by Jessica Carreras
ROYAL OAK – The first ever international Transgender Day of Visibility was held March 31, and at the epicenter was metro Detroit – where the idea for the day began.
Local events for the day included a panel at Five15 Media, Mojo and More in Royal Oak, where over 30 people gathered to have a dialogue about transgender issues. The panel consisted of activist and public speaker John Corvino, Michael Layne of public relations firm Marx Layne and Company, Triangle Foundation Director Alicia Skillman and Transgender Michigan Co-founder Rachel Crandall.
Crandall, who was the primary organizer for the day, called the panel – and the outpouring of events throughout the nation and world – a success.
“It was kind of like, rather than a panel it was more like an event,” she said. “So we, the transgender community worldwide are taking this day, March 31 of every year, for our day.
“It’s taken off like nothing I’ve ever seen.”
Though the panel and audience for the event consisted of people from all sides of the LGBT and allied community, Crandall said that the day was exactly what Transgender Day of Visibility was supposed to be: the coming together of differing points of view. And surprisingly, she said, their opinions weren’t so far apart.
“That’s one reason that I wanted Visibility Day, to show that we aren’t as different as we tend to think sometimes,” Crandall said. “Everybody was talking about why it was difficult for their community to be involved, however, they all really wanted to get involved and all the reasons were very similar for why they were having a hard time. It was more like we were all agreeing with each other.”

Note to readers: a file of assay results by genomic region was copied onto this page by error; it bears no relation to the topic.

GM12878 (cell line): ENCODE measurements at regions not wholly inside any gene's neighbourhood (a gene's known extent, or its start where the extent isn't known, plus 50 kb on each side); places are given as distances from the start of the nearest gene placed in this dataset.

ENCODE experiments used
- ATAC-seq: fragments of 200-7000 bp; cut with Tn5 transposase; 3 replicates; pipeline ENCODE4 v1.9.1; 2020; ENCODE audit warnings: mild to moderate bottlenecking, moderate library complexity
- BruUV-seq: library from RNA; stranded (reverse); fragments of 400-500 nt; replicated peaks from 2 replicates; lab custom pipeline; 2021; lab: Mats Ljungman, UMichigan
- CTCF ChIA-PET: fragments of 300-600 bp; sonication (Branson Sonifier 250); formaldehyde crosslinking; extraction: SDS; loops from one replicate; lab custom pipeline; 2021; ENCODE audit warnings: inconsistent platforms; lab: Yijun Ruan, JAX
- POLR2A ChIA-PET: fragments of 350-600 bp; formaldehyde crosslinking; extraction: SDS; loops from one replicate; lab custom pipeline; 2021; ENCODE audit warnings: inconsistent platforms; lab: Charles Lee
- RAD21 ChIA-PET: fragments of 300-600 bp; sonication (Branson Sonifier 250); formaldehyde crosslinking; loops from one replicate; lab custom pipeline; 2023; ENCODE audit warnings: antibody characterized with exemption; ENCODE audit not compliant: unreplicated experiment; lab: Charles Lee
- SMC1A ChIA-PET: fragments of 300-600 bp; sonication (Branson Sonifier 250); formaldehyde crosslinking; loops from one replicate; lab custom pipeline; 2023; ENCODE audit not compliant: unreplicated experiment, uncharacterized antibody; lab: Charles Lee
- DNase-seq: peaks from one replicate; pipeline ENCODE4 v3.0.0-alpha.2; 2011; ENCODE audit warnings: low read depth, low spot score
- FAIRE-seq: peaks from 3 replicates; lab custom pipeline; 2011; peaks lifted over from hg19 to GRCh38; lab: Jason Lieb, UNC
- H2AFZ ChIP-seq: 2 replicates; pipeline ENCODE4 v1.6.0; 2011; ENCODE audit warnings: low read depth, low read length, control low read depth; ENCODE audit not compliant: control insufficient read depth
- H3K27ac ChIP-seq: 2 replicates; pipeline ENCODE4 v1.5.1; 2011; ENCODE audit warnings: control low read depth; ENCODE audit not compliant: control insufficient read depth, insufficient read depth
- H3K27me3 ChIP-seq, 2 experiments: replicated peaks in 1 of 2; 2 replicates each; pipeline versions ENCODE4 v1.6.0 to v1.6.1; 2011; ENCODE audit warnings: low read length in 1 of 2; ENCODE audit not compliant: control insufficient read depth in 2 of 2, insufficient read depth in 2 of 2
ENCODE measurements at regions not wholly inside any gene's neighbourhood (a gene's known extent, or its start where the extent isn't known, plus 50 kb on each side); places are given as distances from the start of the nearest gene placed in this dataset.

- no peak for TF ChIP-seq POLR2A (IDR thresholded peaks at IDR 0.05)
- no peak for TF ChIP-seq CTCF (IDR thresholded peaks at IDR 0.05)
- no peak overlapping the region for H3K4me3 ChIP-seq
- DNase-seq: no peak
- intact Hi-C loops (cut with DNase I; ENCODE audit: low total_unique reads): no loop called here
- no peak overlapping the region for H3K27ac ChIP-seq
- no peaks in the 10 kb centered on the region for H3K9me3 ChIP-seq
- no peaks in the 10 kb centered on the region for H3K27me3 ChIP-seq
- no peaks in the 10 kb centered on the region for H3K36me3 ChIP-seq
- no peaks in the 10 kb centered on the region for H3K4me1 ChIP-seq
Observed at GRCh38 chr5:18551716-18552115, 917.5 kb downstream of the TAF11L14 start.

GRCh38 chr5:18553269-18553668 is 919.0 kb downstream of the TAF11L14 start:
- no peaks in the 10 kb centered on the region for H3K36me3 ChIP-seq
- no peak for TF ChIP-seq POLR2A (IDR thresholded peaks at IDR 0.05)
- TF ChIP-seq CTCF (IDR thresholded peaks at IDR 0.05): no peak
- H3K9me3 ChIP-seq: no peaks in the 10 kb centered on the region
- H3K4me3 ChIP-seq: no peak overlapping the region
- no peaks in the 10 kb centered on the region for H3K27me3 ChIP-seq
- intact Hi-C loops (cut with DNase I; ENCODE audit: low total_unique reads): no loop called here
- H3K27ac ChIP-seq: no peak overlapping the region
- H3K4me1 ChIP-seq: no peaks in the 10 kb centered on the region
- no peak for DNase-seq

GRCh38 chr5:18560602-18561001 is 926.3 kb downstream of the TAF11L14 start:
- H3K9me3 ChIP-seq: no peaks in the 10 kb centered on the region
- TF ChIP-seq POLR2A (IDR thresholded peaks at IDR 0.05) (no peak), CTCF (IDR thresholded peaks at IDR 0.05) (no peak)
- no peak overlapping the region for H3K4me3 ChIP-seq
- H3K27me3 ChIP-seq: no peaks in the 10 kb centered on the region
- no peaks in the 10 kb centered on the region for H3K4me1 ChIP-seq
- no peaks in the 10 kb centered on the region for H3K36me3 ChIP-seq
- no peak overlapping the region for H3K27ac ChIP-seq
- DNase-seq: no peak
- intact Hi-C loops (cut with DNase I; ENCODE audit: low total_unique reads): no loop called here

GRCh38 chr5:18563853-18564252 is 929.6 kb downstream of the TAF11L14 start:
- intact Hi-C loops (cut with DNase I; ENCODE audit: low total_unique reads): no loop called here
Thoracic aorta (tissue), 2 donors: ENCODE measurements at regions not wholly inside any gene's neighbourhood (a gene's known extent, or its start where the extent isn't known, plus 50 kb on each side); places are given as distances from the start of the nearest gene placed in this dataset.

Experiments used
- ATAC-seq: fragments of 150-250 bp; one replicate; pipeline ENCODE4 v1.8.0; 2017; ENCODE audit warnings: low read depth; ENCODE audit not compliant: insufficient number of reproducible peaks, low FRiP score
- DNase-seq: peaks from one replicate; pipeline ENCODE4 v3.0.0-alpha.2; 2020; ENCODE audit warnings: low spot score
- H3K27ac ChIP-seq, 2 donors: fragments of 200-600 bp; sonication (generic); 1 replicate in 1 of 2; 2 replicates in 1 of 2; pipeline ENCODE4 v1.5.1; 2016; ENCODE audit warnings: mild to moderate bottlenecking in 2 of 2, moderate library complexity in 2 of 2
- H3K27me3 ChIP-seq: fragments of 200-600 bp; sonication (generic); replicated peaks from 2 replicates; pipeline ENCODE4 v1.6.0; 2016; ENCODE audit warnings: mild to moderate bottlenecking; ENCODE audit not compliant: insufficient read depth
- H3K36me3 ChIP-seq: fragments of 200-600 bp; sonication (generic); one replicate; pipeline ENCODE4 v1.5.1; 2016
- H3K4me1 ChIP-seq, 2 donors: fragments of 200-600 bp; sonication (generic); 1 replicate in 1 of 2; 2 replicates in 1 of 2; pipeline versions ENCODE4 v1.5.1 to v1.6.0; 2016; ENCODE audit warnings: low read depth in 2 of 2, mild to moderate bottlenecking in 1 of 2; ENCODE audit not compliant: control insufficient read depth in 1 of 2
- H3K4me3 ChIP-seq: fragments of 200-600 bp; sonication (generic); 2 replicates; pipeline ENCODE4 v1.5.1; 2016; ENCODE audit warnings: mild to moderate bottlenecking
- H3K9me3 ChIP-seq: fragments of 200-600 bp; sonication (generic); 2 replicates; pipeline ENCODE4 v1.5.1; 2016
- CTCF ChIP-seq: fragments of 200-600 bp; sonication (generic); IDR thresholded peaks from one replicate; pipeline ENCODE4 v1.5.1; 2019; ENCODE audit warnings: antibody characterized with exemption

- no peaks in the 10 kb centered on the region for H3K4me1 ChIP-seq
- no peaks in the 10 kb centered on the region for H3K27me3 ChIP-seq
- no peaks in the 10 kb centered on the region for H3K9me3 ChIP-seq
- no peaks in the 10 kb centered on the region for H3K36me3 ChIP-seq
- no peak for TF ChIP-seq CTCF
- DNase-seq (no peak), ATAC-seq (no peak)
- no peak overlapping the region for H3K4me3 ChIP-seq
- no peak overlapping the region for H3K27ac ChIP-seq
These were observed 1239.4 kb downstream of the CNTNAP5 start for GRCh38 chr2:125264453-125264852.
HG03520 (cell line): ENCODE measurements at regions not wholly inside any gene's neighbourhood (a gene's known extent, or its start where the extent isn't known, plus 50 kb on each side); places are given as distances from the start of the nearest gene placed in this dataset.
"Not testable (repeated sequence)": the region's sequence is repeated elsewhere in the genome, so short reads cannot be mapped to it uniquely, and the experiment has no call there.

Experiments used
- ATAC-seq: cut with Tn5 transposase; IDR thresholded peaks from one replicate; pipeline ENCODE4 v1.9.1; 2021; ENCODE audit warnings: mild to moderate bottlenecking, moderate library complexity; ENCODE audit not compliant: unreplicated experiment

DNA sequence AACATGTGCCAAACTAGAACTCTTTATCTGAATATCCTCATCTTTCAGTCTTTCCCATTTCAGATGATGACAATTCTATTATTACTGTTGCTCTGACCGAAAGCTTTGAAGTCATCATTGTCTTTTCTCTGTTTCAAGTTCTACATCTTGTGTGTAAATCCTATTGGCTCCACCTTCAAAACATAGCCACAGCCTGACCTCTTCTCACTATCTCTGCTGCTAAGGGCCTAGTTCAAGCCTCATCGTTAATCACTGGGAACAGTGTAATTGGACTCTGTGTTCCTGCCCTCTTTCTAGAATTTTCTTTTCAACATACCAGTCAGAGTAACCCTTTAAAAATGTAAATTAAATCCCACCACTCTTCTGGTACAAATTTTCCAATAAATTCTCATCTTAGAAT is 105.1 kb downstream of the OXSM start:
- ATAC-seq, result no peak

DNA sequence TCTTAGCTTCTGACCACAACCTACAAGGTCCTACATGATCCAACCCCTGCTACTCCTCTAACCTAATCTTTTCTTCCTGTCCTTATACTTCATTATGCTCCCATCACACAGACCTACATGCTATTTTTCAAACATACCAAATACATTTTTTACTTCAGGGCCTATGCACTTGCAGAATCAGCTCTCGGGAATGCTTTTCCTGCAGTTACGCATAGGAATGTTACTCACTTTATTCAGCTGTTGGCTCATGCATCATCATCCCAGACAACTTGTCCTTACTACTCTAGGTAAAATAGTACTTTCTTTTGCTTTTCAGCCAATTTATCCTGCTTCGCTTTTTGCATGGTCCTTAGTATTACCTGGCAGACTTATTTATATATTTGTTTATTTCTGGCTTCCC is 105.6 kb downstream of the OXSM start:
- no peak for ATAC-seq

Indeed, Corvino expressed in a column that appeared in Between The Lines and on Gay365.com that, as a gay man, he felt apprehension about commenting on transgender issues. However, after participating in the panel, his opinion had changed. “This is not an issue that I’m any kind of expert on or an issue I have spoken or written about, but it is an issue that we as a community need to talk about and so I thought it was a wonderful opportunity,” Corvino said. “I’d like to discuss this more and write about it more and this, I think, is a step in that direction.”
Corvino added that he hoped that the panel discussion, along with other events for Transgender Day of Visibility, had broken the ice for more open discussions about trans issues.
“Sometimes breaking the ice is the hardest step and once we do that, we can get a dialogue going that can be extremely productive,” he said. “I think (the Day of Visibility) broke the ice for a number of people, and the next step is to spread the word even further about this and make it even bigger so that more people can participate in that.”
Crandall agreed, and hoped that the day inspired others to start planning their own events for next year’s Day of Visibility. “I want people to start planning for next year,” she urged. “I wanted them to know that just because I’m facilitating it internationally and I created it, I don’t have to be the one running all of the local events. They can, too. I wanted to give them back empowerment, which is what visibility day is all about.”
And, she added, it’s all about transgender people having a sense of pride in who they are, similar to LGBT pride festivals held throughout the summer months. “There really are similarities between (Pride) and Visibility Day,” Crandall remarked. “I kind of see this as our personal Stonewall, as our personal day where we’re saying ‘This is what we deserve and this is how it’s going to be.'”